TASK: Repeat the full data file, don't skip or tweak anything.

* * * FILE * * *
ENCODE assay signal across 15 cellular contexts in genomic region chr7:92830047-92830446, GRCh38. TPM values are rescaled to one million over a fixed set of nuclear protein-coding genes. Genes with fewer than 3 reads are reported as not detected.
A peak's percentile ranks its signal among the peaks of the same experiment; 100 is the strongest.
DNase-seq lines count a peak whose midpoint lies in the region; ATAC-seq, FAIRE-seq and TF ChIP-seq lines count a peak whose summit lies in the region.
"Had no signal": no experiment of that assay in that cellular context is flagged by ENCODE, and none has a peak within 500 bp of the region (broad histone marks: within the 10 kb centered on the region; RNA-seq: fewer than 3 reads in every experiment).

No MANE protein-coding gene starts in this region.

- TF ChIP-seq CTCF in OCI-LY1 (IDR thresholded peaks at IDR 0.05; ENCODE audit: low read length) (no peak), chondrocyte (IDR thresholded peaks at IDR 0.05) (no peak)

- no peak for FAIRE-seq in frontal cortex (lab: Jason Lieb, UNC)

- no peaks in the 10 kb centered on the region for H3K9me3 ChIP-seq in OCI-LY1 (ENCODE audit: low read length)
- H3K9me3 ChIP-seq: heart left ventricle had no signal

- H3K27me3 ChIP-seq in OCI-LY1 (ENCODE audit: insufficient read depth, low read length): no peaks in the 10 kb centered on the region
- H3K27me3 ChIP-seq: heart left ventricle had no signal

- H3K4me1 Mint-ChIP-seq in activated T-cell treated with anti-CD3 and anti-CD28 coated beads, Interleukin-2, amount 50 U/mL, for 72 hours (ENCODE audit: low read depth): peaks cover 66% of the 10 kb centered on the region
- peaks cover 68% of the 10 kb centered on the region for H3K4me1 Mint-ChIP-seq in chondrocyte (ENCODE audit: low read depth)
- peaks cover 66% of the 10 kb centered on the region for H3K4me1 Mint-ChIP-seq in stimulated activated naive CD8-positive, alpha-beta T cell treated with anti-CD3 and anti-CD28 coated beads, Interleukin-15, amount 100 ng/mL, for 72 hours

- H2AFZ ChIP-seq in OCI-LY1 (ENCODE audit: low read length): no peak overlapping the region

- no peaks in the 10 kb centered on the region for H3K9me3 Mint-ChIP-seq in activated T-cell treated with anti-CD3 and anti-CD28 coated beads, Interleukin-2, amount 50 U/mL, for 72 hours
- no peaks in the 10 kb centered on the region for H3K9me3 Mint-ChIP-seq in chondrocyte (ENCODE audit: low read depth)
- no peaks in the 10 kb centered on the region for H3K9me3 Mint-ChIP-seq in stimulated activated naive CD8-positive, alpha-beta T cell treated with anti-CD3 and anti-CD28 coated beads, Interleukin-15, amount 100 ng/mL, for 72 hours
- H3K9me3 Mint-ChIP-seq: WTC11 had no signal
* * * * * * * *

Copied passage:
ENCODE assay signal across 15 cellular contexts in genomic region chr7:92830047-92830446, GRCh38. TPM values are rescaled to one million over a fixed set of nuclear protein-coding genes. Genes with fewer than 3 reads are reported as not detected.
A peak's percentile ranks its signal among the peaks of the same experiment; 100 is the strongest.
DNase-seq lines count a peak whose midpoint lies in the region; ATAC-seq, FAIRE-seq and TF ChIP-seq lines count a peak whose summit lies in the region.
"Had no signal": no experiment of that assay in that cellular context is flagged by ENCODE, and none has a peak within 500 bp of the region (broad histone marks: within the 10 kb centered on the region; RNA-seq: fewer than 3 reads in every experiment).

No MANE protein-coding gene starts in this region.

- TF ChIP-seq CTCF in OCI-LY1 (IDR thresholded peaks at IDR 0.05; ENCODE audit: low read length) (no peak), chondrocyte (IDR thresholded peaks at IDR 0.05) (no peak)

- no peak for FAIRE-seq in frontal cortex (lab: Jason Lieb, UNC)

- no peaks in the 10 kb centered on the region for H3K9me3 ChIP-seq in OCI-LY1 (ENCODE audit: low read length)
- H3K9me3 ChIP-seq: heart left ventricle had no signal

- H3K27me3 ChIP-seq in OCI-LY1 (ENCODE audit: insufficient read depth, low read length): no peaks in the 10 kb centered on the region
- H3K27me3 ChIP-seq: heart left ventricle had no signal

- H3K4me1 Mint-ChIP-seq in activated T-cell treated with anti-CD3 and anti-CD28 coated beads, Interleukin-2, amount 50 U/mL, for 72 hours (ENCODE audit: low read depth): peaks cover 66% of the 10 kb centered on the region
- peaks cover 68% of the 10 kb centered on the region for H3K4me1 Mint-ChIP-seq in chondrocyte (ENCODE audit: low read depth)
- peaks cover 66% of the 10 kb centered on the region for H3K4me1 Mint-ChIP-seq in stimulated activated naive CD8-positive, alpha-beta T cell treated with anti-CD3 and anti-CD28 coated beads, Interleukin-15, amount 100 ng/mL, for 72 hours

- H2AFZ ChIP-seq in OCI-LY1 (ENCODE audit: low read length): no peak overlapping the region

- no peaks in the 10 kb centered on the region for H3K9me3 Mint-ChIP-seq in activated T-cell treated with anti-CD3 and anti-CD28 coated beads, Interleukin-2, amount 50 U/mL, for 72 hours
- no peaks in the 10 kb centered on the region for H3K9me3 Mint-ChIP-seq in chondrocyte (ENCODE audit: low read depth)
- no peaks in the 10 kb centered on the region for H3K9me3 Mint-ChIP-seq in stimulated activated naive CD8-positive, alpha-beta T cell treated with anti-CD3 and anti-CD28 coated beads, Interleukin-15, amount 100 ng/mL, for 72 hours
- H3K9me3 Mint-ChIP-seq: WTC11 had no signal